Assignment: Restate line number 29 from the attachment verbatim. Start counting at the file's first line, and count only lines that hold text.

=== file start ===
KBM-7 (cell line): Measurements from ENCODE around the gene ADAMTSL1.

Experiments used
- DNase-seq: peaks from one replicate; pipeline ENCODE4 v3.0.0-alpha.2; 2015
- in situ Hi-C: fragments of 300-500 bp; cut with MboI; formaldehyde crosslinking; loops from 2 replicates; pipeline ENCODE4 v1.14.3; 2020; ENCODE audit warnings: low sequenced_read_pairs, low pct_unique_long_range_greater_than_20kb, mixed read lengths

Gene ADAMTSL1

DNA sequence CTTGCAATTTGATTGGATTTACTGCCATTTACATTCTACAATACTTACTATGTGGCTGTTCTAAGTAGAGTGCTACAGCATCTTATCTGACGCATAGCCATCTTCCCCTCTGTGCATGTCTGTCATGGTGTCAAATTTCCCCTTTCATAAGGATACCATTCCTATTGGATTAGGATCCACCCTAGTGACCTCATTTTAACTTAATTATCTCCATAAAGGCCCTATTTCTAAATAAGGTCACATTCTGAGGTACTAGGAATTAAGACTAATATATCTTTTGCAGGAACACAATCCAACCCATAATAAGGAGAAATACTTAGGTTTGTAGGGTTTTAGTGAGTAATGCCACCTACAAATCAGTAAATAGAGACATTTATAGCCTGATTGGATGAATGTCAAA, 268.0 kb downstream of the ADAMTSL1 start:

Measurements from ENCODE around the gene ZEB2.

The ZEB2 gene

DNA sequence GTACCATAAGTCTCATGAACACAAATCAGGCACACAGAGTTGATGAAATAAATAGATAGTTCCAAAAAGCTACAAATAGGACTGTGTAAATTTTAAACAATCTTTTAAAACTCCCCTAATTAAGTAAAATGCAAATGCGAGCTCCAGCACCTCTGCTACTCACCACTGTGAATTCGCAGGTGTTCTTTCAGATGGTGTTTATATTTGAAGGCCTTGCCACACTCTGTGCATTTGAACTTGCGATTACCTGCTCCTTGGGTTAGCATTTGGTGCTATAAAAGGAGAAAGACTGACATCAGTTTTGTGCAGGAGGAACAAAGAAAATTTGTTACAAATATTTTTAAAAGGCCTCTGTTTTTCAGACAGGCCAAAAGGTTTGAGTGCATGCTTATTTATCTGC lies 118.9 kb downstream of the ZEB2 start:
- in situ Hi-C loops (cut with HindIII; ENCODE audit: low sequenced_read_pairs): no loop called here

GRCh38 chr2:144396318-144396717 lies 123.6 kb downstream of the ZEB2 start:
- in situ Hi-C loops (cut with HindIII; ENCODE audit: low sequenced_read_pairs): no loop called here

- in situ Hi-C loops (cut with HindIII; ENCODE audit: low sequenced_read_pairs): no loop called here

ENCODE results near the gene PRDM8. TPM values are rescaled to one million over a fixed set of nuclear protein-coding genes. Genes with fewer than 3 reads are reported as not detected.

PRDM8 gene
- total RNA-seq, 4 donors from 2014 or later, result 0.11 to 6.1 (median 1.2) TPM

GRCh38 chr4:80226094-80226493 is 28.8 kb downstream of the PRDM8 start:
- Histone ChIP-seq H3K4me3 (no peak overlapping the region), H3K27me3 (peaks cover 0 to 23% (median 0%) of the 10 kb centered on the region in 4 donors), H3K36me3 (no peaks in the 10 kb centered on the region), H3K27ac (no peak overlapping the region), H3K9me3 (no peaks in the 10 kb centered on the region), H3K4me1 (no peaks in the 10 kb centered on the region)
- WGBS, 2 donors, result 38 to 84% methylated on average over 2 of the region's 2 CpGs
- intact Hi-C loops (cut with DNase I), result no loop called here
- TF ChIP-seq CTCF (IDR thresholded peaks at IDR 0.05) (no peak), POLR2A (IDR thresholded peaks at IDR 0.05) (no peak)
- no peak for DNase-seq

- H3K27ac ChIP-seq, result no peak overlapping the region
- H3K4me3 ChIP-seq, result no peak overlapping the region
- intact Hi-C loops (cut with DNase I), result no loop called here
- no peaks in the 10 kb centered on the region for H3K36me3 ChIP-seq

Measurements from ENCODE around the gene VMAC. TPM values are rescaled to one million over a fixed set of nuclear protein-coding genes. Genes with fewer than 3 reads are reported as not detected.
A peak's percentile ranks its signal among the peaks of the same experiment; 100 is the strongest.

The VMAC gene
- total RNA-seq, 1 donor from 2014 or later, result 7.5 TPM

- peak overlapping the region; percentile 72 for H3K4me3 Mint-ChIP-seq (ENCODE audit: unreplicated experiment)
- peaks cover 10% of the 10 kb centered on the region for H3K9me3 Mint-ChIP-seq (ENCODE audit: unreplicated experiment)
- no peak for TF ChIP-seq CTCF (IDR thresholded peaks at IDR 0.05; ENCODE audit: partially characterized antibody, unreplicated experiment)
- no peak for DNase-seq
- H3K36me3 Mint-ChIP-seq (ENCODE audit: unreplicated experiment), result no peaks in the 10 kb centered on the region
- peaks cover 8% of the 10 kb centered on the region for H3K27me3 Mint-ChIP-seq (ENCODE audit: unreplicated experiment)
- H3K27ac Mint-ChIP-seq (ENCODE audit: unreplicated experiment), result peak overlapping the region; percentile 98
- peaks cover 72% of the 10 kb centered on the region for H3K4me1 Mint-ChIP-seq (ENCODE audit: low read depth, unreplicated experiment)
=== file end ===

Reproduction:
The VMAC gene